After reading your front-page article “March Against Racism in the Coronado Schools,” I feel compelled to add to your story. The community needs to know that (Coronado Unified School District) CUSD teachers and staff do their best to embrace diversity and address any type of bullying.
I was the first-grade teacher for the daughter of Anne Edwardson who had been taunted for weeks. There is more to this story. Mrs. Edwardson came to me sharing her daughter’s story. As soon as I was aware of the problem I and the school counselor, along with Anne, took action. Immediately, I had a class meeting with my students about the problem. Because the child who was taunting her was not in our room, the counselor also had class meetings with all of the other first-grade classrooms. We followed up with character count meetings, role-playing, stories, always emphasizing the Golden Rule. We don’t only recite it, we are held accountable to live it.
Furthermore, please know we do “Teach My Culture” and provide “Improvement Through Education” in Coronado. I can speak for the first-grade curriculum. The students have a one-week unit on Harriett Tubman, as well as on Dr. Martin Luther King Jr., and Ruby Bridges. These lessons all included discussions and writings on justice and fairness. Our classroom libraries and read alouds represent a diverse collection of many cultures. Parents are also welcomed to read and share a story to further educate the students about their family’s culture, as Anne had done that year. Education is a key factor in creating a world where people not only accept each other’s cultures but can appreciate their riches.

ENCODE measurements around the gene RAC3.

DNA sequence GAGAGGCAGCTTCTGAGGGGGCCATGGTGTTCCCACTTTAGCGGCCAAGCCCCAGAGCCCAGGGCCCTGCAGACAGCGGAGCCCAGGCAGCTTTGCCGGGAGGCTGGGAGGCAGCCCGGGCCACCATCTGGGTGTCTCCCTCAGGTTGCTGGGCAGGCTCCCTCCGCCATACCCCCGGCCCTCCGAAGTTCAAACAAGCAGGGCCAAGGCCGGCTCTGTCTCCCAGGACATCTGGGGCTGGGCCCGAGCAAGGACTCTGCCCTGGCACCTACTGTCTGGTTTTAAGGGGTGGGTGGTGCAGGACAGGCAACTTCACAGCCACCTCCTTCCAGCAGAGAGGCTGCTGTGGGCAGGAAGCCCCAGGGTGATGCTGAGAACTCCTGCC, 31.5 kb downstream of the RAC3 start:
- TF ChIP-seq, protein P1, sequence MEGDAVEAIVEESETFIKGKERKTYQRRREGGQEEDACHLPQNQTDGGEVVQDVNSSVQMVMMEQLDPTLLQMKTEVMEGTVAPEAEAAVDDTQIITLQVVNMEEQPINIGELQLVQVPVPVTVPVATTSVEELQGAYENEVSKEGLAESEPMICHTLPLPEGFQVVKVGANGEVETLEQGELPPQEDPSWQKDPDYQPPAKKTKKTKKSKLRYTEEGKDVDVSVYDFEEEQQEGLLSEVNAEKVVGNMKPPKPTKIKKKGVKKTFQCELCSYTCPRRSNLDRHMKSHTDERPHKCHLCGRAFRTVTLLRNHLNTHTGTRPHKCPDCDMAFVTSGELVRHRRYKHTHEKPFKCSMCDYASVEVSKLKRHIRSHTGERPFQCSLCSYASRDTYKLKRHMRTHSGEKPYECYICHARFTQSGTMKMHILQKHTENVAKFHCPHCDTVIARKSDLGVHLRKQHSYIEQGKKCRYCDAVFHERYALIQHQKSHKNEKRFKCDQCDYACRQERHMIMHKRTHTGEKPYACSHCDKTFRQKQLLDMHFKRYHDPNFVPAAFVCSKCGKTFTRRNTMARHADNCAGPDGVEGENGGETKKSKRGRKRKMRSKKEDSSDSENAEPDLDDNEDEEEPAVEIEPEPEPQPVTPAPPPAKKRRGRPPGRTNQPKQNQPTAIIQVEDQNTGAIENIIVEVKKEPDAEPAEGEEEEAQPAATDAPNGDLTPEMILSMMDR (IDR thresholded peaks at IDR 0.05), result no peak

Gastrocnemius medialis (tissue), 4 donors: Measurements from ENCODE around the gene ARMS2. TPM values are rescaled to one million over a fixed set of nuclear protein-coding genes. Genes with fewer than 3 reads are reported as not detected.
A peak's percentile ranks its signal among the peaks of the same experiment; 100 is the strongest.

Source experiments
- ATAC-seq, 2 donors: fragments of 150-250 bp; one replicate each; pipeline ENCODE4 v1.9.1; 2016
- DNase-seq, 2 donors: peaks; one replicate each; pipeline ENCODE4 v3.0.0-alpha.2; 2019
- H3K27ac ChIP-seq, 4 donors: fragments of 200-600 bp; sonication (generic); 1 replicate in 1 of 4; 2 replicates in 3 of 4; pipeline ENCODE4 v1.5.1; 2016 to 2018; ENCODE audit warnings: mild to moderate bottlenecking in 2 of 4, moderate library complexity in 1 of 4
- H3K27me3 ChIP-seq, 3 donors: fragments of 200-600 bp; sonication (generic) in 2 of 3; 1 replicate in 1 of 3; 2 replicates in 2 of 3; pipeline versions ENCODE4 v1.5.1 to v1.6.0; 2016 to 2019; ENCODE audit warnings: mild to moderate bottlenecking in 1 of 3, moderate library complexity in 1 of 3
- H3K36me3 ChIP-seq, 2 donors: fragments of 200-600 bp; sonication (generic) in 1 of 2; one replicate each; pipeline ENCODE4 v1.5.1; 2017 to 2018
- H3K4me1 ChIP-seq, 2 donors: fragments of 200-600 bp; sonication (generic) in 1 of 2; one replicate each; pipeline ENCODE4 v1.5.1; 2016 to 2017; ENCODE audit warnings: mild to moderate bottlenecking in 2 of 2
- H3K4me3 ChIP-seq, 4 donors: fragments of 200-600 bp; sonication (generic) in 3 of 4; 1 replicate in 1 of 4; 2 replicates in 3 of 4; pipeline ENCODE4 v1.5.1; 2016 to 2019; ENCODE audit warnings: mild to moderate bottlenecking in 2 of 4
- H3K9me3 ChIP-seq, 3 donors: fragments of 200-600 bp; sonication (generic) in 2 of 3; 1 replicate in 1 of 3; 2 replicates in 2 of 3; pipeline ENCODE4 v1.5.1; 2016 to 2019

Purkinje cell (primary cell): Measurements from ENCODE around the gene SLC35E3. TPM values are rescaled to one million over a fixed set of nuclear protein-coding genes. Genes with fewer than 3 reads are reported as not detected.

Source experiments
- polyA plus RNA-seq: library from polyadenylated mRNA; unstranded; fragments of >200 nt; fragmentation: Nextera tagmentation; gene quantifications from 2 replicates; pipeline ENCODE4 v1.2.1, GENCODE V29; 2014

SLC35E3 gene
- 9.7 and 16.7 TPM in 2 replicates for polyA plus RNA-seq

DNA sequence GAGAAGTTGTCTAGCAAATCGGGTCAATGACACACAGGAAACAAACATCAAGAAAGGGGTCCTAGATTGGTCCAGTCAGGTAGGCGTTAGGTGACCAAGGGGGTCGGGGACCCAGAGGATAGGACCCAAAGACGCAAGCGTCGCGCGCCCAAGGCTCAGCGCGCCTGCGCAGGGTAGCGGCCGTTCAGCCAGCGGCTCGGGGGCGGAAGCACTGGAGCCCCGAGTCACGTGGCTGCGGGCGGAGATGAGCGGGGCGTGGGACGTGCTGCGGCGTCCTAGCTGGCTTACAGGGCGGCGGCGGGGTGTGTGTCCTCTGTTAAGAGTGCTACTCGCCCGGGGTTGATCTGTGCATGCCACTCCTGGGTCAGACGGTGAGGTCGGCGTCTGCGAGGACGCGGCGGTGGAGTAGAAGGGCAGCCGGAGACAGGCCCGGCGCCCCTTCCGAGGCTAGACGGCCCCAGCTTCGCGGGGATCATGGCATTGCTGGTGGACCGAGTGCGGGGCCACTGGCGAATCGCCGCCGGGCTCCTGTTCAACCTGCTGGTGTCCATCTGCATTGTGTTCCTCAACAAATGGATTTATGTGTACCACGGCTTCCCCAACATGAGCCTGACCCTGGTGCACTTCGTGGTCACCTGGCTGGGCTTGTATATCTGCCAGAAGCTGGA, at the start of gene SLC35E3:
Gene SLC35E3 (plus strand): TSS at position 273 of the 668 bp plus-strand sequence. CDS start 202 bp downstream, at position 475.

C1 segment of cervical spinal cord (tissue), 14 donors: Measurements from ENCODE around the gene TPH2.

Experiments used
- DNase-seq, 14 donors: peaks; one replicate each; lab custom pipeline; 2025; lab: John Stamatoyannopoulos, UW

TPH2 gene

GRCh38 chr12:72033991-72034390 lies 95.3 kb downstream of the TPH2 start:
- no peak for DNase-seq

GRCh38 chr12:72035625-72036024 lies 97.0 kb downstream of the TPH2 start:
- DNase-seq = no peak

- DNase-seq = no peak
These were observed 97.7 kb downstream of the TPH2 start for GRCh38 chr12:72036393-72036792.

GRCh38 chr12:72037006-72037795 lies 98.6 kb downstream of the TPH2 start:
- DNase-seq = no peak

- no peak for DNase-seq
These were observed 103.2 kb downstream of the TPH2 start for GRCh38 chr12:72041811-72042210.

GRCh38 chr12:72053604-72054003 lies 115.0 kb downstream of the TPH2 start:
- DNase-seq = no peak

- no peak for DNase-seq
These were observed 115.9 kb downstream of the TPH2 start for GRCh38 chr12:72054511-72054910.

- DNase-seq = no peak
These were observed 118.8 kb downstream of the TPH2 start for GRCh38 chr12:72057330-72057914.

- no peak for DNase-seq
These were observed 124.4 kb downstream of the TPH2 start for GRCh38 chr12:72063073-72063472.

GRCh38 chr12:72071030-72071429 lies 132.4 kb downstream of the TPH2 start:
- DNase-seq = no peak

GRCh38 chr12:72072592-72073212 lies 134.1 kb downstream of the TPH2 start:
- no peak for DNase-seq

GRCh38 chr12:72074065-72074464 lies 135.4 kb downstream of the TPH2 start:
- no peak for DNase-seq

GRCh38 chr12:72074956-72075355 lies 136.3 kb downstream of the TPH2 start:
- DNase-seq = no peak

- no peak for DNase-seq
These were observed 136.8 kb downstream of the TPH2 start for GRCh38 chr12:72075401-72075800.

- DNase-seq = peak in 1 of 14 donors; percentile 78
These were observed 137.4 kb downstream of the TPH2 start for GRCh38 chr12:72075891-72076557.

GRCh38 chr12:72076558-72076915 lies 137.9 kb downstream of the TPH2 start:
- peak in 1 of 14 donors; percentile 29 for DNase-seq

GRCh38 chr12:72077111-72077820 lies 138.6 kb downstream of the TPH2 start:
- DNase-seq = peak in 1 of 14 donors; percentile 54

In addition, the article mentioned the Edwardson’s daughters have attended Coronado schools since preschool. It didn’t mention how Anne transferred her daughters to a San Diego U.S.D. school which had a fine reputation for cultivating a culture of diversity. In May of the girls’ first-grade classes, they transferred to this school. I was disappointed to see her daughter leave but understood Anne’s needs for her daughters. She was thoughtfully providing her children with what she felt they needed. I was just as pleased when I saw the twins had returned to Village in third grade, this year. I never had a conversation with Anne about her reasons for returning to Village, but I was happy to see them all back on campus.
In closing, please know the educators in CUSD care about all students’ academic and social education. We aren’t perfect, but we honestly give our best each day. One quote stood out, “Talk to your children about racism. If it’s not happening in the schools, please do it at home.” Parents, you are the most influential teachers your children will have. What you say and do will have a stronger impact on your child’s development than what I, the teacher, would say or do. May this village continue to work together proving all lives matter.